“Sadly, this rust isn’t limited to authoritarian regimes.”
Palestinian-American poet and journalist Sharif S. Elmusa has written, “Language under authoritarian regimes rusts, turns dull, loses its edge and luster.” Sadly, this rust isn’t limited to authoritarian regimes. The language of our Canadian media is also rusting—to the extent that whole segments of the machinery have fallen away and left Journalese.
Bluntly, we are losing the language we need to discuss the world. We need news coverage that expands our understanding of the world, news coverage that gives us space to consider our own experience alongside the vastly different experiences of others. A fully-functional metaphorical language is essential for this, yet our current mainstream media actively discourages such language.
Other countries, by which I largely mean other languages, have not seen as severe an impoverishment of their daily media news vocabulary; papers such as Le Monde in France continue to produce lengthy investigative pieces that challenge their readers (and those in power) with in-depth reporting and metaphorical language in ways that our two national papers consistently refuse to do. Beyond Europe, in the Arab-speaking world, poetry (and poetic language) hold an even stronger role in political commentary.
At the very beginning of the Arab Spring, in December 2010, Tunisians chanted a poem by Abul Qasim al-Shabbi (whose work is part of the Tunisian national anthem); soon afterwards, Egyptians turned to poetry by Amad Fu’ad Nigm (whole vernacular poems were originally written as a critique of Sadat.) Arab-speakers have a strong tradition of using poetic language for commentary on politics and news events. Back in 1956, poetry played a crucial role in commentating on Moroccan Independence; it has played a consistent historical role in Middle Eastern uprisings. So perhaps it’s no surprise that a line from Al-Shabbi’s poem, “If the people one day want life / fate will surely comply” became crucial during the Arab Spring, and was repeated and analysed in the opposition Arab news media.
My interest isn’t to examine the poems or the poets from these uprisings, but to wonder why poetic language is appropriate and even essential to political discussion, yet has fallen away from our own hands.
I’m interested in poetic language because I’m a poet—I’ve published three books of poetry—but I’ve also worked as a journalist for over 15 years, generally writing features about music, travel, and cities. I’ve used a vocabulary that veers between populist and poetic. For roughly a decade, I was based in Paris as a journalist. I wrote initially for Billboard magazine, covering the music industry full time (everything from French pop to World, from Carla Bruni to Dafar Youssef via Johnny Hallyday). Then I shifted gears into travel journalism, writing about Paris for various English-language guidebooks and for the Life and Travel sections of North American newspapers.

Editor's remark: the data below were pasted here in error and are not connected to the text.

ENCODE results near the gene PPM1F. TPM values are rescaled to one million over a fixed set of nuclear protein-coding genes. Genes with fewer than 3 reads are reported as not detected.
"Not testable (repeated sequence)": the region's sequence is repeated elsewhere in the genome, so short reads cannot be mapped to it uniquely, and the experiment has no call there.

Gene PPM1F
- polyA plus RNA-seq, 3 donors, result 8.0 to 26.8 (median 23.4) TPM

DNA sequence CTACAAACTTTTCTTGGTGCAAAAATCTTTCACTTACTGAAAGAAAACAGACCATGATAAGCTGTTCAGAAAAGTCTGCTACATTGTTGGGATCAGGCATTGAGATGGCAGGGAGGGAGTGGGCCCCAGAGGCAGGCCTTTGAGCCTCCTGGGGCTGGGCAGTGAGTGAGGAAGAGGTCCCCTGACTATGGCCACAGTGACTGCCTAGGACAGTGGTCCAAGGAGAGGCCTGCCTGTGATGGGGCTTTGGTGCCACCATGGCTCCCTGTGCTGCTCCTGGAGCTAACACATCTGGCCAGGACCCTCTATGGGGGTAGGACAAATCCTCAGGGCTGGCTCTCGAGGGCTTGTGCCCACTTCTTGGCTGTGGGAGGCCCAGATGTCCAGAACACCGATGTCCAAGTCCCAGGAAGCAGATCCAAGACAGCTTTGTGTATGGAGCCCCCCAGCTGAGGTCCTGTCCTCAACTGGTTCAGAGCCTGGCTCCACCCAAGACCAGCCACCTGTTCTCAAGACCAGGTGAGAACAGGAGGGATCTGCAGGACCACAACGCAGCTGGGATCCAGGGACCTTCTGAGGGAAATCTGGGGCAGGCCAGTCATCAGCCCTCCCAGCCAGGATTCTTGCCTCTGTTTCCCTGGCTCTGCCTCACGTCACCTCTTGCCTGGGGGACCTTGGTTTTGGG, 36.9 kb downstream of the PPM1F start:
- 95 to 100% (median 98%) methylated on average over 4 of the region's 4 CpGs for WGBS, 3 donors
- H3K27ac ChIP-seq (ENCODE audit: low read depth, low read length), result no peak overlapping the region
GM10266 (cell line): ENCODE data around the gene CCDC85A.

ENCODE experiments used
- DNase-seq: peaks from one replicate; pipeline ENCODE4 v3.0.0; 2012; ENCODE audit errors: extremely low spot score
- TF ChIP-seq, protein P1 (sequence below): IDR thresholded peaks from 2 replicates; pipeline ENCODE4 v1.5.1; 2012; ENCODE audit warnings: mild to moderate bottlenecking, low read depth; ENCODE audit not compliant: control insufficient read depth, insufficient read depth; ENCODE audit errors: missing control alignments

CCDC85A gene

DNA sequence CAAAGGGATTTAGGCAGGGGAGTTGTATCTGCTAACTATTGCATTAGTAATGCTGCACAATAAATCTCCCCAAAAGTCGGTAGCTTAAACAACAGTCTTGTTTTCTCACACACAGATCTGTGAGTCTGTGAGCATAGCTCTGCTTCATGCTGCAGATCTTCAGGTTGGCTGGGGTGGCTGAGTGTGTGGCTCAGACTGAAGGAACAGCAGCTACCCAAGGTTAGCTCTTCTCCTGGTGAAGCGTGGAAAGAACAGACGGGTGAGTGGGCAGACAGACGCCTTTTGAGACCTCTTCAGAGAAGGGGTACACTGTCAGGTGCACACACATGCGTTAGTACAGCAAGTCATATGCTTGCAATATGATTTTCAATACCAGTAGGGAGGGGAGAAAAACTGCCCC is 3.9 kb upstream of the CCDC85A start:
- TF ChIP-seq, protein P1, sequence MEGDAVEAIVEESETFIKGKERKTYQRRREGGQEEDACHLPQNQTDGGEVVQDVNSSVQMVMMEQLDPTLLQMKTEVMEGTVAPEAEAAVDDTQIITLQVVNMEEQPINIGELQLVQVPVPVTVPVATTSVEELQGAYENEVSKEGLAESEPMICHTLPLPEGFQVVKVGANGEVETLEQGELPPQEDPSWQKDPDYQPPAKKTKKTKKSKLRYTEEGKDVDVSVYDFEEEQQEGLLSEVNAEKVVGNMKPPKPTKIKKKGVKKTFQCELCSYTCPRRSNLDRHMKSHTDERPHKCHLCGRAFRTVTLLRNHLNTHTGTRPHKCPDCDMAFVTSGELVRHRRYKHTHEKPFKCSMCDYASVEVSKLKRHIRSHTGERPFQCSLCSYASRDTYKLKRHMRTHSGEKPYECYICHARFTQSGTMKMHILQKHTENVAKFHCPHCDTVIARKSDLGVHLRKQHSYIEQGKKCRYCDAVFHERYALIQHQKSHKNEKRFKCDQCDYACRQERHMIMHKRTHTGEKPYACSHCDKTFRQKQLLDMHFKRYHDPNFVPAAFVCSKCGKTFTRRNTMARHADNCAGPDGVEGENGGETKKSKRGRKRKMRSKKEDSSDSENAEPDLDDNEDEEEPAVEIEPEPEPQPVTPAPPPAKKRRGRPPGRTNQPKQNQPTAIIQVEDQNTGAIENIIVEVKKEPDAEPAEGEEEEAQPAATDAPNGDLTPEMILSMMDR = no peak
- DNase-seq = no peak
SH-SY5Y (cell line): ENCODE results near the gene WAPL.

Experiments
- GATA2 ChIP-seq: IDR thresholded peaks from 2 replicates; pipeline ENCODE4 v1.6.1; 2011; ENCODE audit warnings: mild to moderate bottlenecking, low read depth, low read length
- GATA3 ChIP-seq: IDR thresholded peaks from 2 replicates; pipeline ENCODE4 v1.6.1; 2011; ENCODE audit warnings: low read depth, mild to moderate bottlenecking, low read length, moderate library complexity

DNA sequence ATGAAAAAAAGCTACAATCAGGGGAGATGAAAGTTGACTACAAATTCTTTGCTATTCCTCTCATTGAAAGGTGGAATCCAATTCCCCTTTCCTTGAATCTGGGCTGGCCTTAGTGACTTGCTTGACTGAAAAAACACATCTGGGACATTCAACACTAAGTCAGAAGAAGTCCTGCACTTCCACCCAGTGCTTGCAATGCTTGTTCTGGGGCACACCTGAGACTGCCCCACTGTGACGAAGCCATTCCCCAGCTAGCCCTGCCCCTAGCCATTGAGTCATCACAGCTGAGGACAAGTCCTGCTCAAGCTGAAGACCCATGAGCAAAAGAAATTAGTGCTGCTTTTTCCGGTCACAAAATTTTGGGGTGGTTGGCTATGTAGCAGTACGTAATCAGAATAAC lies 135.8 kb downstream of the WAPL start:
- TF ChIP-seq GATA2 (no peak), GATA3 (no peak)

Whatever I write, I conform to a kind of style guide—whether overtly defined or merely an interior idea of what might be appropriate for the given outlet. If I’m writing a poem, I use, or at least consider using, a certain kind of heightened poetic language. If I’m writing a news article for a media outlet, I use a different kind of language, because that’s what the editor demands. Let’s call this language Basic Journalese.
À cause de Basic Journalese
Writing about music and travel in Basic Journalese sometimes seems a bit … well … let me quote novelist (and former CNN journalist) Sparkle Hayter: “Between 9-11, Al Qaeda, Iraq, and an apocalyptic White House, the events of my life in Paris hardly seemed worth recording. While my friends were walking through minefields and DMZs to report the news, work for peace or bring succor to the suffering, I was in Paris, doing work that didn’t matter one whit in the grand scheme of things in a place that seemed about as real as Brigadoon.”